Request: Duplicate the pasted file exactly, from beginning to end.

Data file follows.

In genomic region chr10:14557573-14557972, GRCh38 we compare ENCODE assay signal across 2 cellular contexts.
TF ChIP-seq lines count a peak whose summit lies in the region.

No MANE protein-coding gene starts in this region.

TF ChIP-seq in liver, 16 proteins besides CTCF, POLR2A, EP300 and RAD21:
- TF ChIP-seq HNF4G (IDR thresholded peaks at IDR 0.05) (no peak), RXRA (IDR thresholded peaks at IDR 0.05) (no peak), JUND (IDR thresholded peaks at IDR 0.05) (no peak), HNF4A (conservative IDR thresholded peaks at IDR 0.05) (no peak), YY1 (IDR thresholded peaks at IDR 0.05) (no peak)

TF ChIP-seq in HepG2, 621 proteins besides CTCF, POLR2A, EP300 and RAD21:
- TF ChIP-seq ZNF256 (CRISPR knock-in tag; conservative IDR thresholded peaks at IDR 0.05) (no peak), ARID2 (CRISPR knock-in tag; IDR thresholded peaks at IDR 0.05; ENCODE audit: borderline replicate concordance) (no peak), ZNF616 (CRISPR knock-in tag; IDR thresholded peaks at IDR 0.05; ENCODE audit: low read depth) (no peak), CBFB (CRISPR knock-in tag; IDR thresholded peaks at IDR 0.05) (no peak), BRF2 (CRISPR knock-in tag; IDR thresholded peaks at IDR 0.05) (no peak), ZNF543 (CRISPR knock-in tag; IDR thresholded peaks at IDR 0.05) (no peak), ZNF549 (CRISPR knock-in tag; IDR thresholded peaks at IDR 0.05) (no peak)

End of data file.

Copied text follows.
In genomic region chr10:14557573-14557972, GRCh38 we compare ENCODE assay signal across 2 cellular contexts.
TF ChIP-seq lines count a peak whose summit lies in the region.

No MANE protein-coding gene starts in this region.

TF ChIP-seq in liver, 16 proteins besides CTCF, POLR2A, EP300 and RAD21:
- TF ChIP-seq HNF4G (IDR thresholded peaks at IDR 0.05) (no peak), RXRA (IDR thresholded peaks at IDR 0.05) (no peak), JUND (IDR thresholded peaks at IDR 0.05) (no peak), HNF4A (conservative IDR thresholded peaks at IDR 0.05) (no peak), YY1 (IDR thresholded peaks at IDR 0.05) (no peak)

TF ChIP-seq in HepG2, 621 proteins besides CTCF, POLR2A, EP300 and RAD21:
- TF ChIP-seq ZNF256 (CRISPR knock-in tag; conservative IDR thresholded peaks at IDR 0.05) (no peak), ARID2 (CRISPR knock-in tag; IDR thresholded peaks at IDR 0.05; ENCODE audit: borderline replicate concordance) (no peak), ZNF616 (CRISPR knock-in tag; IDR thresholded peaks at IDR 0.05; ENCODE audit: low read depth) (no peak), CBFB (CRISPR knock-in tag; IDR thresholded peaks at IDR 0.05) (no peak), BRF2 (CRISPR knock-in tag; IDR thresholded peaks at IDR 0.05) (no peak), ZNF543 (CRISPR knock-in tag; IDR thresholded peaks at IDR 0.05) (no peak), ZNF549 (CRISPR knock-in tag; IDR thresholded peaks at IDR 0.05) (no peak)